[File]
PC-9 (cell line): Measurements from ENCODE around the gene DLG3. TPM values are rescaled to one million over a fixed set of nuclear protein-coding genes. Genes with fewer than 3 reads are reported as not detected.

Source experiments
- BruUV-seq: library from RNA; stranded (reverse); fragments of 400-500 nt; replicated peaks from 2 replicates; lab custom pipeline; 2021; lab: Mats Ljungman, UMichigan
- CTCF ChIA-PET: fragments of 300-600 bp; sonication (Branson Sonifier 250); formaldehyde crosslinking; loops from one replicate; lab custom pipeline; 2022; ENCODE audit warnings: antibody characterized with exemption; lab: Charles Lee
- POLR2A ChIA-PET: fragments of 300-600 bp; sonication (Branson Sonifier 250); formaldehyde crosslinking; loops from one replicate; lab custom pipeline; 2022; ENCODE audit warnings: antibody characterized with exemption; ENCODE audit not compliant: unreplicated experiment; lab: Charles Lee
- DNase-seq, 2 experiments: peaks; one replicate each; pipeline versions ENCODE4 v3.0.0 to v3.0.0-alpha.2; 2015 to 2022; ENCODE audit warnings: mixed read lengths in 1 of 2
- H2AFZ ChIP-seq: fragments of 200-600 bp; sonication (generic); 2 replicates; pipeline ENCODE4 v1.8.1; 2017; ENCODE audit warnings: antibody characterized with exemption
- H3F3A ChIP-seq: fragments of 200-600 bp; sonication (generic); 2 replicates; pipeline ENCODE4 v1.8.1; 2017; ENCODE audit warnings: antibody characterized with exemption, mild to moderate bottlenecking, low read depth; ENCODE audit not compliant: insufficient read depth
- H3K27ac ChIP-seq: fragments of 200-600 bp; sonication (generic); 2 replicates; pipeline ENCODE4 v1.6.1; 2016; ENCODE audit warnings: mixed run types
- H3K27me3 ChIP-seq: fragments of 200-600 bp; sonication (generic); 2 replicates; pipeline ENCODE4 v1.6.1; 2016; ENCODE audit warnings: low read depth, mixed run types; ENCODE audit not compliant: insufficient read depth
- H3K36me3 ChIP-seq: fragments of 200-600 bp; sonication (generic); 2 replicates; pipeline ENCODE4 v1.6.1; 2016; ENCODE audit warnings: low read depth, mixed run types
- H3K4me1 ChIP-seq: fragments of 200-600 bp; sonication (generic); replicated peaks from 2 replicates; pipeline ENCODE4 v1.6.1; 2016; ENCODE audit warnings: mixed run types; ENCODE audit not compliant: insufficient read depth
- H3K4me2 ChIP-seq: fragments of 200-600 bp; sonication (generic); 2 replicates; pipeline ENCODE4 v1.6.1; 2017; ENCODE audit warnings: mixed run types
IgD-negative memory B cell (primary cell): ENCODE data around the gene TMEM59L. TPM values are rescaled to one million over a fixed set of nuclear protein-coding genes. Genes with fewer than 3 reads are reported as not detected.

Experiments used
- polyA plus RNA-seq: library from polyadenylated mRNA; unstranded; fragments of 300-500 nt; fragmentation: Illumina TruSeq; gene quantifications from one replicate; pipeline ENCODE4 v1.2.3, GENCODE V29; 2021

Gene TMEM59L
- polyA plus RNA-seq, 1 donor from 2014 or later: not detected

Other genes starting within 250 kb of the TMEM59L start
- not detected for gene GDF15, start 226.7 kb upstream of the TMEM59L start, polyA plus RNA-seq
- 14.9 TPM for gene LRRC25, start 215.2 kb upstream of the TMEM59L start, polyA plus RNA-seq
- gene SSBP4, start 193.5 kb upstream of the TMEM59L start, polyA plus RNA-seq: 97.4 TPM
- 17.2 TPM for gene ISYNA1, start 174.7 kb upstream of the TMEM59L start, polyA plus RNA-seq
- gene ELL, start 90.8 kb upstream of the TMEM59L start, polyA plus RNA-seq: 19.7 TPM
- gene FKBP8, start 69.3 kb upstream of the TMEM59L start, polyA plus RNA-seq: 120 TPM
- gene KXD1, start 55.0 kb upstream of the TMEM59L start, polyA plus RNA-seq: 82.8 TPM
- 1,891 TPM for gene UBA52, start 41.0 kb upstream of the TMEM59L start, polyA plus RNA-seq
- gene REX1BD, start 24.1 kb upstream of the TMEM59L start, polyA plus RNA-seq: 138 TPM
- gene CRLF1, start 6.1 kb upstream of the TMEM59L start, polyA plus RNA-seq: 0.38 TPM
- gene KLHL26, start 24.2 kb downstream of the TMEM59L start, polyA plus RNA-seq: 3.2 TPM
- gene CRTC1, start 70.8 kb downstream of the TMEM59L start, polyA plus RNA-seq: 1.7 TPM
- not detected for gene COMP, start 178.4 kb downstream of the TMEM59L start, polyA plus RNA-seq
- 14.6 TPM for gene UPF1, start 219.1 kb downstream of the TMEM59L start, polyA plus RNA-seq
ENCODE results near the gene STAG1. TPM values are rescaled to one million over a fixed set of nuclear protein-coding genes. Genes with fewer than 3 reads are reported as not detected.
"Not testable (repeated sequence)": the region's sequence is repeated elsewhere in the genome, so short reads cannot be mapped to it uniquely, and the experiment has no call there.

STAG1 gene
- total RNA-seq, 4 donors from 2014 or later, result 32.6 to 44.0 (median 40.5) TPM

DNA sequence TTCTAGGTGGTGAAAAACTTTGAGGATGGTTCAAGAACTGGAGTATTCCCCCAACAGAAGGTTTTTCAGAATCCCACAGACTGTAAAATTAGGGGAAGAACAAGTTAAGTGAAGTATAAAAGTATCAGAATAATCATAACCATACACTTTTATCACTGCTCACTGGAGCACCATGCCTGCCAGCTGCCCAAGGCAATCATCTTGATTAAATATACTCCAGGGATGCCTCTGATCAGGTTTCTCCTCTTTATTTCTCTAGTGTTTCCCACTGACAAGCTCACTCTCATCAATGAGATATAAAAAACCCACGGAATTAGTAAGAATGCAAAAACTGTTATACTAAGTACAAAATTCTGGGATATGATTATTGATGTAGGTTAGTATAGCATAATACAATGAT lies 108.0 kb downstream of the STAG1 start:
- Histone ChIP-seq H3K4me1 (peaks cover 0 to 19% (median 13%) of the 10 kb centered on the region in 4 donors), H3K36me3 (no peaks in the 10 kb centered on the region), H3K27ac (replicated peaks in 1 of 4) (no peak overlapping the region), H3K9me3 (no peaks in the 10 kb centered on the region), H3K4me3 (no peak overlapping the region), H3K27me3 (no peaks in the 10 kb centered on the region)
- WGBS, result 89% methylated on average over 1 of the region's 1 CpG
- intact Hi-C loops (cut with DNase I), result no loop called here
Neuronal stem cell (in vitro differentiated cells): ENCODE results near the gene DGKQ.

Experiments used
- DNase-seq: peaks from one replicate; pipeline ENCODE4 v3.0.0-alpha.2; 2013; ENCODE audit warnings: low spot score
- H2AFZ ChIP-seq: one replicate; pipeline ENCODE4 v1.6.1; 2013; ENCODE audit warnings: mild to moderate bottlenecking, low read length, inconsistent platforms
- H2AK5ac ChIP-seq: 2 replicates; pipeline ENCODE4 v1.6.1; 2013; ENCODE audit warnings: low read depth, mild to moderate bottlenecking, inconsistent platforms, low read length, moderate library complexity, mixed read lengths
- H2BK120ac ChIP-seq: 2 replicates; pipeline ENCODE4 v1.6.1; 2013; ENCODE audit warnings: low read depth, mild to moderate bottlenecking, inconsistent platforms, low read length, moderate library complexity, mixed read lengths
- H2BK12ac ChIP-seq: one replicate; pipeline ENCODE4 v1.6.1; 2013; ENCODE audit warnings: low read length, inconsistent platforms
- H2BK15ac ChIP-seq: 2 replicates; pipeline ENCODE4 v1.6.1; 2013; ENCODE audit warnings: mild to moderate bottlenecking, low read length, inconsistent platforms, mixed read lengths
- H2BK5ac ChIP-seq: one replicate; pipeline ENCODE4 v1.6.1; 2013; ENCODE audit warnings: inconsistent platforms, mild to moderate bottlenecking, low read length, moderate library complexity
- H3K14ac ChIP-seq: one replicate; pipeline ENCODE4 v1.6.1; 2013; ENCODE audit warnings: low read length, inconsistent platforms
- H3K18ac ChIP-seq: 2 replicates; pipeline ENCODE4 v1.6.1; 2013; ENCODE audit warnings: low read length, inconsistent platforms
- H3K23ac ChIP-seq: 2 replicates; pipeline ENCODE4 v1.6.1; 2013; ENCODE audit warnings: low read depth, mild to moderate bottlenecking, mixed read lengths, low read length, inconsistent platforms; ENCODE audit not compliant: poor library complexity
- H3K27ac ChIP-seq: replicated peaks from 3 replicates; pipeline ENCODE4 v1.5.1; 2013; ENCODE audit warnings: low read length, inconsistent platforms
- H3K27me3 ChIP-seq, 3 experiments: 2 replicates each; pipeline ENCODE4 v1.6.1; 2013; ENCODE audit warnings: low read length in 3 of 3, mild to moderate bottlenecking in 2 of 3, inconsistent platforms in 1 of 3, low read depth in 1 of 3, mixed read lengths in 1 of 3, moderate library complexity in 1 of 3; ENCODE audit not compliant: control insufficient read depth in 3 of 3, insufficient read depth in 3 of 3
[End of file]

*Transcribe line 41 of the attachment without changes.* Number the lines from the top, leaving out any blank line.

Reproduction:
- intact Hi-C loops (cut with DNase I), result no loop called here